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'Grace' under pressure in Fort Lauderdale

SoFla HIV survivors share triumphs, stigmas of disease in "Saving Grace" @OldDillardMuseu & @worldaidsmuseum.

Yolonda Reed admired her mother's service in the Air Force so much she took a physical exam at age 15, eager to enlist the moment she graduated. When the results of her physical came back, Reed's hope sunk, replaced by deep depression, as she recognized the familiar in the diagnosis: HIV positive.

It was a disease she recognized in her uncle on her father's side, who contracted the virus through a blood transfusion at a hospital in northern Florida. Years later, she would watch it ravage her aunt on her mother's side. After years of care-giving at their Fort Lauderdale home, feeding and helping her bathe, Reed's aunt was sent to hospice care, where she died.

"I don't know if I was in denial that death from AIDS was inevitable, but I didn't think I would be the one to die," says Reed, now 42. "My family has supported me from day one. I wasn't shunned. They always supported me, so I wasn't able to wallow in the depression of, 'I'm going to die.' "

A survivor with AIDS for 27 years, Reed, who has two sons (both negative), has been outspoken about her disease and how it was stigmatized in the 1980s as a virus affecting only homosexuals. Her story appears in a new exhibit of photos and videos called "Saving Grace: the AIDS Crisis in the Black Community," on view through Friday, April 29, at the Old Dillard Museum in Fort Lauderdale. It moves to the World AIDS Museum in Wilton Manors on June 4.

The show, created by the World AIDS Museum and the Broward-based newspaper Westside Gazette, includes a 20-minute documentary featuring interviews with local African-American survivors and advocates. Speaking over the phone this week, Reed says her family helped her through the worst moments of treatment, but she stresses that many other "black families don't have that luxury."

The timing of the exhibit falls on the heels of what World AIDS Museum founder Hugh Beswick calls "alarming" statistics: The Florida Department of Health, in 2014, estimated that African-Americans accounted for 47 percent of the 109,969 people living in Florida with an HIV infection. (A Sun-Sentinel story published in July 2015 cited newer statistics from the U.S. Centers for Disease Control, which registered 3,555 new cases of HIV infection so far that year in Florida.)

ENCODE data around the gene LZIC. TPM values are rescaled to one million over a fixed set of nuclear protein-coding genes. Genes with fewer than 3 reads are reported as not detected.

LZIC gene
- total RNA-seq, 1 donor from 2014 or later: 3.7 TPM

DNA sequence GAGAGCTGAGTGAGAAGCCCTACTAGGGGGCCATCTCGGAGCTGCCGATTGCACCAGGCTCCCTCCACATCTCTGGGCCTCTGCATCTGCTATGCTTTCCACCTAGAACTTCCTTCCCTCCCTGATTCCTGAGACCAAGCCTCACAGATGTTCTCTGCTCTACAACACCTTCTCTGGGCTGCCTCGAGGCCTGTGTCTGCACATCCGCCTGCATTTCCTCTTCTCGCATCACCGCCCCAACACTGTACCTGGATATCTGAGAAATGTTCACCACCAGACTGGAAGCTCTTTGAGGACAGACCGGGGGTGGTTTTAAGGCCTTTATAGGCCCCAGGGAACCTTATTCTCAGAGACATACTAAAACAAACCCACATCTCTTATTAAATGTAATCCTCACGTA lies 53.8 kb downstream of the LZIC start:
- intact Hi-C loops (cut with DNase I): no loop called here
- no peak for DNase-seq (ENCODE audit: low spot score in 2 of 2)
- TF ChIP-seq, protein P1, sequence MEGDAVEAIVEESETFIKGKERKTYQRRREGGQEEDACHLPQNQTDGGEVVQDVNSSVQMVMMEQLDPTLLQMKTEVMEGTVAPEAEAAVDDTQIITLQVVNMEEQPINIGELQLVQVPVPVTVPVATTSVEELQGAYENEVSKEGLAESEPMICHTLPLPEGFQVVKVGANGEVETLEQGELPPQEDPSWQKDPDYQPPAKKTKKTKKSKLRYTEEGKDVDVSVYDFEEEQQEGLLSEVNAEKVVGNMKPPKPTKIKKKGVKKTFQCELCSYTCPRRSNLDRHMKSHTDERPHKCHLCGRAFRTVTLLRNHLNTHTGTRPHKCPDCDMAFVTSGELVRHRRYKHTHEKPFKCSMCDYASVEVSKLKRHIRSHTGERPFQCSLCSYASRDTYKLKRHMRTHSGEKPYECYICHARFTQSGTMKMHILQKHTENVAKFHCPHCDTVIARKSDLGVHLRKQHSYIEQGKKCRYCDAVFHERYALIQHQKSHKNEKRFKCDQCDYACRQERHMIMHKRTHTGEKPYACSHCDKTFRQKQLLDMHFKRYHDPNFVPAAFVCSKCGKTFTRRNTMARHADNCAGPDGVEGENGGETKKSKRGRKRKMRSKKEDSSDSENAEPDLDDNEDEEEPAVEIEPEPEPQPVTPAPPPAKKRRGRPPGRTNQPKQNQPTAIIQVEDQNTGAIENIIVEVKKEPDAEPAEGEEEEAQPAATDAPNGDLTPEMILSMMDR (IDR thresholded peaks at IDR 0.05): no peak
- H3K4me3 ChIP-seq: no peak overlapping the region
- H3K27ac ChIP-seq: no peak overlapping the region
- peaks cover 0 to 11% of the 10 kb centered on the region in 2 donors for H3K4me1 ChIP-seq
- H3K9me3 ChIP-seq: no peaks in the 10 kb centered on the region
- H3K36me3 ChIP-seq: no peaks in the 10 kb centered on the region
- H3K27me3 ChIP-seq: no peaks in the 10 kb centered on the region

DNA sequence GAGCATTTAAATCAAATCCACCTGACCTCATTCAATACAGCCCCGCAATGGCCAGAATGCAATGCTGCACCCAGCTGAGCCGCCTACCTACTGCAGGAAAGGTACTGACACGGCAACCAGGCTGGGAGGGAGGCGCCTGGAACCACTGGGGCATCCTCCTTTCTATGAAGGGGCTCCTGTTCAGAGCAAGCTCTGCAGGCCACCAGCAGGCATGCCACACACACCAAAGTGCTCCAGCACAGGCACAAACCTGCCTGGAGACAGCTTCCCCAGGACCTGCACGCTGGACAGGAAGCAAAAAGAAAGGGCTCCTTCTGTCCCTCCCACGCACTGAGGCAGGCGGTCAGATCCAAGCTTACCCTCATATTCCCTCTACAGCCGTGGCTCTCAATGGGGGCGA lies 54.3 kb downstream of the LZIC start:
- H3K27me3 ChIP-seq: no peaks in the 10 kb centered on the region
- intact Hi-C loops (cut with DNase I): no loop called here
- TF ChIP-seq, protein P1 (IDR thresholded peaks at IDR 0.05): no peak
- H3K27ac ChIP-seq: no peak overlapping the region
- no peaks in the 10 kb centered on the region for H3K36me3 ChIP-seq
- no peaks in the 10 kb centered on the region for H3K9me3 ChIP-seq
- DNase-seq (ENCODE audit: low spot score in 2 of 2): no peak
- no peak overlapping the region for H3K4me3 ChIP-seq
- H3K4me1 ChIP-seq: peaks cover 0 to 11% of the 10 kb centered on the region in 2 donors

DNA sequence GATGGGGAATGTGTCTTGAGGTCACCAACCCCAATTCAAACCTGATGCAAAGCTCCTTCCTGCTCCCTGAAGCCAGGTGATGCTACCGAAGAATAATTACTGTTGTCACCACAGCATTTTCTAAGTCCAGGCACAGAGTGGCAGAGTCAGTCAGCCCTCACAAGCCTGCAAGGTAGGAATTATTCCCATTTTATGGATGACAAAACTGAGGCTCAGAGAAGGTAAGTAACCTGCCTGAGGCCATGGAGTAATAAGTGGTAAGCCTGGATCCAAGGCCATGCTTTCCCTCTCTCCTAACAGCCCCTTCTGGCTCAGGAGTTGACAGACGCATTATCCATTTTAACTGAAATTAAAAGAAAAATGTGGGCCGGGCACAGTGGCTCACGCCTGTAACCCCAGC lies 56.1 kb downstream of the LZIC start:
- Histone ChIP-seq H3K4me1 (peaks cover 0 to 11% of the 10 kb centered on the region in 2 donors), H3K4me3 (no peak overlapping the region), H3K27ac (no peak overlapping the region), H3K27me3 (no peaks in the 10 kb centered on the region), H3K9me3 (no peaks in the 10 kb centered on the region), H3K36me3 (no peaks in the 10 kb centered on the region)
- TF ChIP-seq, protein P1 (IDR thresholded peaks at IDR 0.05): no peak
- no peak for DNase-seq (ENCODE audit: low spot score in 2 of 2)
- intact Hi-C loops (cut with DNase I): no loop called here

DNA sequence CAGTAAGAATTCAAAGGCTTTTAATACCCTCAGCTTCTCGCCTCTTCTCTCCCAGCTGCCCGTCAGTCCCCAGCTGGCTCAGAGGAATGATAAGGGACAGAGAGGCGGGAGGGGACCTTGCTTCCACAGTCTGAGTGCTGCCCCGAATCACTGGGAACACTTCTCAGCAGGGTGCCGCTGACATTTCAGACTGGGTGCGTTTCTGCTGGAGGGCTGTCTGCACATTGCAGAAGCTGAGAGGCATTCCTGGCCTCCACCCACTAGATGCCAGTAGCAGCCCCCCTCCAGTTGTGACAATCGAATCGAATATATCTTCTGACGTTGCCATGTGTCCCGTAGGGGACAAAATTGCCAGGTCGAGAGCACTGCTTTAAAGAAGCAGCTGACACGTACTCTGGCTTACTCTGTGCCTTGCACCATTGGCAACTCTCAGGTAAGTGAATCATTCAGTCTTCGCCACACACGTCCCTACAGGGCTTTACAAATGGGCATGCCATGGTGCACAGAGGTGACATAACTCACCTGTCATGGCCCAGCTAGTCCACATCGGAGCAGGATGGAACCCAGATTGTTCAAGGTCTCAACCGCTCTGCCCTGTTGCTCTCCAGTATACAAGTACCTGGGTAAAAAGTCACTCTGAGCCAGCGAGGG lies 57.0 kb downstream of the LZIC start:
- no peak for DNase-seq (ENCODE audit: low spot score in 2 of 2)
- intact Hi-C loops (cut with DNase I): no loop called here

Beswick, an AIDS survivor himself, says the show came together after connecting with Bobby Henry, Reed's father and the publisher of Westside Gazette.

"I realized that this wasn't just community interest from Bobby. It was something deeply more personal," Beswick recalls. "Bobby wanted to show the ripple effect of AIDS. What bothered him is that, although he and his daughter have gone public about her AIDS, he didn't talk about how deep it went. And he realized how typical that is of many in the black community."

Interviewed for the documentary are Florida Sen. Christopher Smith, pastors from churches in Pompano Beach and Fort Lauderdale, and employees from the Children's Diagnostic and Treatment Center and Broward House. Also on display are 40 portraits from San Francisco-based photographer Duane Cramer, including images of retired basketball player Magic Johnson, film director Patrik-Ian Polk and other South Florida survivors. The photos are presented in groupings of three, and each third portrait is a small mirror, "so that you can look at yourself and confront your own feelings about HIV-AIDS," Beswick says.

"HIV is not an alone disease," Beswick says. "When stigma is addressed, it can save your life, because stigma is what has colored HIV since the beginning. And I'm hoping the black and gay communities can partner to tell the whole story."

"Saving Grace: The AIDS Crisis in the Black Community" will open with a reception 6:30-9 p.m. Thursday, April 28, and run through Friday, April 29, at Old Dillard Museum, 1009 NW Fourth St., in Fort Lauderdale. The museum is open 11 a.m.-4 p.m. Friday. The show then moves to World AIDS Museum and Education Center, 1201 NE 26th St., Wilton Manors on June 4. Admission is free. Call 954-390-0550.

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